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Hiding of all Overloaded Methods with Same Name in Base Class in C++

  • Difficulty Level : Medium
  • Last Updated : 04 Jan, 2022

In C++, function overloading is possible i.e., two or more functions from the same class can have the same name but different parameters. However, if a derived class redefines the base class member method then all the base class methods with the same name become hidden in the derived class. 

For example, the following program doesn’t compile. Here, Derived redefines Base’s method fun() and this makes fun(int i) hidden.

CPP




// CPP Program to demonstrate derived class redefines base
// class member method and generates compiler error
#include <iostream>
using namespace std;
  
class Base {
public:
    int fun() { cout << "Base::fun() called"; }
    int fun(int i) { cout << "Base::fun(int i) called"; }
};
  
class Derived : public Base {
public:
    int fun() { cout << "Derived::fun() called"; }
};
  
// Driver Code
int main()
{
    Derived d;
    d.fun(5); // Compiler Error
    return 0;
}

Output

prog.cpp: In function ‘int main()’:
prog.cpp:20:12: error: no matching function for call to ‘Derived::fun(int)’
    d.fun(5); // Compiler Error
           ^
prog.cpp:13:9: note: candidate: int Derived::fun()
    int fun() { cout << "Derived::fun() called"; }
        ^
prog.cpp:13:9: note:   candidate expects 0 arguments, 1 provided

Even if the signature of the derived class method is different, all the overloaded methods in the base class become hidden. For example, in the following program, Derived::fun(char ) makes both Base::fun() and Base::fun(int ) hidden.

CPP




// CPP Program to demonstrate derived class redefines base
// class member method
#include <iostream>
using namespace std;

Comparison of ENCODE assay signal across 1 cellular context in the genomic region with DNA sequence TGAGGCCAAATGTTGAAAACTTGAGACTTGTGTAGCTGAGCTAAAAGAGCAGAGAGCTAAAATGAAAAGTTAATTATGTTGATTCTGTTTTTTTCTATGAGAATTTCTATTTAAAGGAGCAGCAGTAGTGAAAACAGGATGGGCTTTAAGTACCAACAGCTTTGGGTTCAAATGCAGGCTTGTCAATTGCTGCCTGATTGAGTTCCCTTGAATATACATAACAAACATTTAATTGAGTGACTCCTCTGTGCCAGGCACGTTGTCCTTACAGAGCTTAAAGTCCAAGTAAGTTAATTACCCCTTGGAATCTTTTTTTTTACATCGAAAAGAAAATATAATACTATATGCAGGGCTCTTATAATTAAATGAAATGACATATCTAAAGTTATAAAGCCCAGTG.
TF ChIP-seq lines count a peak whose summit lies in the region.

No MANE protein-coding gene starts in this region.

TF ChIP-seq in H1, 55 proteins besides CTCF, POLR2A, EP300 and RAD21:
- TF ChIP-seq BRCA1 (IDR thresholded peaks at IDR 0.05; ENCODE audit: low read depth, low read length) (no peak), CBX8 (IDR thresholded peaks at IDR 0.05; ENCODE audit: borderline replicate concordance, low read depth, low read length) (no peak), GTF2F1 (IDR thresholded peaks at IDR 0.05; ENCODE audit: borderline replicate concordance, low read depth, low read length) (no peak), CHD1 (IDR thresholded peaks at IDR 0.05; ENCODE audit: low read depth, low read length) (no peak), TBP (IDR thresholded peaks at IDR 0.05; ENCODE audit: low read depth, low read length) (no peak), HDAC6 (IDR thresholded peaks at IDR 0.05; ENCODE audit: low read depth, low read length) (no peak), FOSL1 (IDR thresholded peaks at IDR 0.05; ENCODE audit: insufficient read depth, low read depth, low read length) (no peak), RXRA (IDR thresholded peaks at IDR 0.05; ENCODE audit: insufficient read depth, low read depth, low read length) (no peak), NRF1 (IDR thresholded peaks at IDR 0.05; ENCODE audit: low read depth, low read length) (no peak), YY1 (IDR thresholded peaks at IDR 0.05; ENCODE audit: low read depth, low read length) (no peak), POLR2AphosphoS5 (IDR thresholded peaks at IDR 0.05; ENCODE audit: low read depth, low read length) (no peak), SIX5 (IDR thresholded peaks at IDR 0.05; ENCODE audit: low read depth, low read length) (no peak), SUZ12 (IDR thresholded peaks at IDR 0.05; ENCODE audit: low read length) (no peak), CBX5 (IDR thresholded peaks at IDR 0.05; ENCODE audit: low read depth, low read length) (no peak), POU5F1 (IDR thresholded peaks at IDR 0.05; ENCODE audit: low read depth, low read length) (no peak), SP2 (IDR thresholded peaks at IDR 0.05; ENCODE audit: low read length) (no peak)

class Base {
public:
    int fun() { cout << "Base::fun() called"; }
    int fun(int i) { cout << "Base::fun(int i) called"; }
};
  
class Derived : public Base {
public:
    // Makes Base::fun() and Base::fun(int )
    // hidden
    int fun(char c)
    {
        cout << "Derived::fun(char c) called";
    }
};
  
// Driver Code
int main()
{
    Derived d;
    d.fun('e'); // No Compiler Error
    return 0;
}
Output
Derived::fun(char c) called

Note: The above facts are true for both static and non static methods.

There is a way to mitigate this kind of issue. If we want to overload a function of a base class, it is possible to unhide it by using the ‘using’ keyword. This keyword brings a base class method ​or variable into the current class’s scope.

C++




// CPP Program to demonstrate derived class redefines base
// class member method using the 'using' keyword
#include <iostream>
using namespace std;
  
class Base {
public:
    int fun() { cout << "Base::fun() called"; }
};
  
class Derived : public Base {
public:
    using Base::fun;
  
    int fun(char c) // Makes Base::fun() and Base::fun(int )
                    // unhidden
    {
        cout << "Derived::fun(char c) called";
    }
};
  
// Driver Code
int main()
{
    Derived d;
    d.fun(); // Works fine now
    return 0;
}
Output
Base::fun() called

Please write comments if you find anything incorrect, or you want to share more information about the topic discussed above. 


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